This larp is based on the childrens book: Phileas’s Fortune: A Story about Self-expression by Agnés de Lestrade.
Creator’s Fair
(Francesco Rugerfred Sedda, IT)
Saturday morning, Blue Room
It’s the year 18XX, welcome to the annual Creator’s Fair! A place where the most brilliant creators reunite every year for discussing and presenting their newest automatas.
A scenario about depersonalization, objectification and possession, set in a place with discriminative society norms. Are you really free when breaking the common sense bring you down with shame?
Diamond Geezers
(Graham Arnold, Clare Gardner, Sue Lee & Tym Norris, UK)
Sunday morning, Pink Room
“Newspaper Headline:
The Millennium Dome was raided earlier today by an intrepid armed gang, who used a JCB to break in and steal the De Beers diamonds worth an estimated 220 million pounds. They escaped by speedboat up the Thames.
If you have any information as to their whereabouts call Crimestoppers on 0800 555 111.”
The governor Mr Jackson told you to come to meet him early at the lock up, because you’re the only one he trusts, but when you got there he was brown bread. You’ve got just three questions. Who killed him, who will take over the gang, and most importantly where’s the bloody loot?!
Borrowing heavily from the universe of Lock Stock and Two Smoking Barrels, Layercake and Snatch, this short and potentially rather silly game gives you the chance to release your inner East London Gangster.
The Final Cut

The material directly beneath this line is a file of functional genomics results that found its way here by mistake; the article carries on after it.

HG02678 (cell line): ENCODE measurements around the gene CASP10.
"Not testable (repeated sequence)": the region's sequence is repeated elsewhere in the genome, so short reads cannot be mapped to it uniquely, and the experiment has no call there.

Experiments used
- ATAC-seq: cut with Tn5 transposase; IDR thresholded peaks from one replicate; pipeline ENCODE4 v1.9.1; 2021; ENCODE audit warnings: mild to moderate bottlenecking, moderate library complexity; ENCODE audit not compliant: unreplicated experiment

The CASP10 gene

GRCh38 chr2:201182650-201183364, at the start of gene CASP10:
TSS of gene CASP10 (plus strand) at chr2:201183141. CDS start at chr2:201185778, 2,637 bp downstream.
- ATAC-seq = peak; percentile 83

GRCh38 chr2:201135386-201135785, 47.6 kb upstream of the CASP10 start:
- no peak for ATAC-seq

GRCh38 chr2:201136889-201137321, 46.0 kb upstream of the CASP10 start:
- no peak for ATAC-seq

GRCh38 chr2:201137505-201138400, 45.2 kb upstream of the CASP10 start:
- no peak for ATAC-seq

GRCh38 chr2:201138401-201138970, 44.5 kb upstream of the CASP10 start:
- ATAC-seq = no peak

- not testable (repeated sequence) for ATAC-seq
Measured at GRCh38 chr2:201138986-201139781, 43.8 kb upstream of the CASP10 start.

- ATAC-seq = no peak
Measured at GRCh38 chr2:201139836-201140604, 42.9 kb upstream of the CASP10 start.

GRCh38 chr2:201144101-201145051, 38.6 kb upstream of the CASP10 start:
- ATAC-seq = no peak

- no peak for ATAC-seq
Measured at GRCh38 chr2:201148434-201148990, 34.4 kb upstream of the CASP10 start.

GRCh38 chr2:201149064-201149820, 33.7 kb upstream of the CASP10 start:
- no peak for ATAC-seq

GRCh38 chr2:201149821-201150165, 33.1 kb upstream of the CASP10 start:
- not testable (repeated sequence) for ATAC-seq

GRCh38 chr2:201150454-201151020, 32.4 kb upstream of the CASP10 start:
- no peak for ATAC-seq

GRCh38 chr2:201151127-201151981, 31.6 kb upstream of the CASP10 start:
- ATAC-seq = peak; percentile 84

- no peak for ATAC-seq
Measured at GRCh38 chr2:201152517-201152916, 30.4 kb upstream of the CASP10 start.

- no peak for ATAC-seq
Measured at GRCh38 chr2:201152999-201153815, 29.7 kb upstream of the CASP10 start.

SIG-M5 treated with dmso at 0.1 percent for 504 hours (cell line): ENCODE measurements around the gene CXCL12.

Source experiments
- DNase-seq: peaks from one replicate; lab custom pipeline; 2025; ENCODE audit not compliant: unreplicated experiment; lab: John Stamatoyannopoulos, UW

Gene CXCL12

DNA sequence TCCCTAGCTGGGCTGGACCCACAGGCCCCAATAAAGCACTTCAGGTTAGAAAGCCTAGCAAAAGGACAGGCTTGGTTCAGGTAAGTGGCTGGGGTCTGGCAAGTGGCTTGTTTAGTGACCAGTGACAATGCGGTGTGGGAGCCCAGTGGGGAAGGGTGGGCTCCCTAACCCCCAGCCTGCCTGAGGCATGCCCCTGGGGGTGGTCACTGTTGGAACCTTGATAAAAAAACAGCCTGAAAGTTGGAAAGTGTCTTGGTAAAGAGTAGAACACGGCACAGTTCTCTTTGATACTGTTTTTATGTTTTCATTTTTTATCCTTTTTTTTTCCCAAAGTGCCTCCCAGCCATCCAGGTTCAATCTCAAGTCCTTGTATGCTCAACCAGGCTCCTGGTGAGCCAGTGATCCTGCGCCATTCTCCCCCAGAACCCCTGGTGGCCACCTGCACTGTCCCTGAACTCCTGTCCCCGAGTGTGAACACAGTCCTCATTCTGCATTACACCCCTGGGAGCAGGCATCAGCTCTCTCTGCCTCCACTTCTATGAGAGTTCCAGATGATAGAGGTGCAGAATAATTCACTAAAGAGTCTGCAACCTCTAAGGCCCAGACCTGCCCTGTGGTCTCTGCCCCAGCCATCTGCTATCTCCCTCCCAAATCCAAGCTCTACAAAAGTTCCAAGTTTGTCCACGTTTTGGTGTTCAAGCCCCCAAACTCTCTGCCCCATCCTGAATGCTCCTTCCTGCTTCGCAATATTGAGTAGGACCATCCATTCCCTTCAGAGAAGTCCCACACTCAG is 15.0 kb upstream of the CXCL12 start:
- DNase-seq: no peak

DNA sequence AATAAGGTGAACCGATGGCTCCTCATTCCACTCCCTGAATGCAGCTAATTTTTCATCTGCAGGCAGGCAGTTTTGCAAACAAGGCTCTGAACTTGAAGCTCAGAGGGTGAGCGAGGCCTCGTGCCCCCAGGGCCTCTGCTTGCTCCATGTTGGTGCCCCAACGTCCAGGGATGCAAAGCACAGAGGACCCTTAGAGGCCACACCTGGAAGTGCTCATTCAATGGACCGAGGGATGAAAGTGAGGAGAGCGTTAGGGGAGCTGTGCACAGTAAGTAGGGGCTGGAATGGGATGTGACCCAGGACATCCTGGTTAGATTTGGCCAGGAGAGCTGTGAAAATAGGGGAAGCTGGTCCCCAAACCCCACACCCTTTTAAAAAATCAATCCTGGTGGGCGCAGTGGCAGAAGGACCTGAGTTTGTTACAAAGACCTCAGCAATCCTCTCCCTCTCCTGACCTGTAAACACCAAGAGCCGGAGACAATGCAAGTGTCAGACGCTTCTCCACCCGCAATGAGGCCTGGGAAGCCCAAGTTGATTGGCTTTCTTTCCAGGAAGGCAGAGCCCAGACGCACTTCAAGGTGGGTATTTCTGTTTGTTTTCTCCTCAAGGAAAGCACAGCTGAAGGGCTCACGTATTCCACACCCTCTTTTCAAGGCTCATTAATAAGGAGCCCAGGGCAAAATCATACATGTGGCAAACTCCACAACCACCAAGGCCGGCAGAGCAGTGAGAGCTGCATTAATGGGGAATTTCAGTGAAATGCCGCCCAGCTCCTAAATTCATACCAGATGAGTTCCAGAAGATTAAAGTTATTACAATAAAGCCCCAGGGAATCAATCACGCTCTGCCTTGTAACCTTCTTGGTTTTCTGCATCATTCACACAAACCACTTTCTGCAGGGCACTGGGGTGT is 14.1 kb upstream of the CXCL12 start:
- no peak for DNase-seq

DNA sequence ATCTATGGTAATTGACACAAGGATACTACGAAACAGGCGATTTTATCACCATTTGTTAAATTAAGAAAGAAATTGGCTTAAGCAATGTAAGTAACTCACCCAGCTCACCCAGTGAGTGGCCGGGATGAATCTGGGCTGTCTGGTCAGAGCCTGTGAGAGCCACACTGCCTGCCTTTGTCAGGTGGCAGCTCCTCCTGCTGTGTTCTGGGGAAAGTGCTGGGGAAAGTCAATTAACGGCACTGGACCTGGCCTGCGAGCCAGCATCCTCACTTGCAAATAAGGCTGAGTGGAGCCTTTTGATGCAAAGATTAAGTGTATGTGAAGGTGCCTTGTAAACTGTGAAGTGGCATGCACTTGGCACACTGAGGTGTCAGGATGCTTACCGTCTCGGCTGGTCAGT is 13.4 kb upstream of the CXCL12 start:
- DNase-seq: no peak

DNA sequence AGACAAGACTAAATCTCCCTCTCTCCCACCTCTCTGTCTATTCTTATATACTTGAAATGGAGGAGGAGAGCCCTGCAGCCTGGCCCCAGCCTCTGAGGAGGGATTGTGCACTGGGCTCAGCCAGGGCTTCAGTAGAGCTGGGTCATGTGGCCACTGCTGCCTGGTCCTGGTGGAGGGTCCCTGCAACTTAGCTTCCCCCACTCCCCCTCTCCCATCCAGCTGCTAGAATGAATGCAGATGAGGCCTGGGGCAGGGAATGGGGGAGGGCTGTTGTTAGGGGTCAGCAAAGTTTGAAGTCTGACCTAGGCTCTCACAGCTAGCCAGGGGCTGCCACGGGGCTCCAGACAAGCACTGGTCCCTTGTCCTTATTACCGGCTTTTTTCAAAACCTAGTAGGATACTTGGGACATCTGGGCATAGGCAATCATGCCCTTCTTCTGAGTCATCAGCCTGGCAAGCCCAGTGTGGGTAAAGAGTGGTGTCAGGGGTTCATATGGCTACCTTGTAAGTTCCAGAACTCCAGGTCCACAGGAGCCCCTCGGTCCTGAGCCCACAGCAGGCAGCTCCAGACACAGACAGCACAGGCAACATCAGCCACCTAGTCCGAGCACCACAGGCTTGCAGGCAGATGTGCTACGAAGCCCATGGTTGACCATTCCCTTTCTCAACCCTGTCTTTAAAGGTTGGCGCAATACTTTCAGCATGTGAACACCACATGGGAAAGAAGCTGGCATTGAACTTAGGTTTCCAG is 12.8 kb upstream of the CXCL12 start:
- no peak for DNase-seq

(David Townsend & Liz Hayward, UK)
Saturday afternoon, Orange Room
It is 1953. As the new Queen ascends the throne, Anvil Productions attempt to churn out another of their critically panned but financially successful pot-boiler horror films at Balvinnie Castle, a half ruined castle in the middle of a Scottish loch; the perfect and cheap location. Abandoned since the old laird died, it creaks back into life and the legend of the Beast of Balvinnie Castle seems nothing but a ploy to generate publicity. However, as the evening fog swirls in from the sea, a scream rings out and the mutilated body of a young cast member is found in a locked room. With sightings of serpentine figures underwater and strange noises in the night, will any of the cast and crew live to see the morning or will this be the Final Cut?
Here Comes a Candle
(Laura Wood, UK)
Sunday morning, Turquoise Room
All of you have witnessed the horrors of the authority after they took power. You have seen pain and you all have personally witnessed deaths, seen people disappear and seen the after effect of the torture that the government has inflicted. Maybe some of you were tortured. Maybe you lost friends or loved ones.
So you began to form a resistance group. Quietly and subtly at first; and then as you found each other you began to make bolder moves. Newsletters, stories, graffiti, memorials for the dead. You became like a family.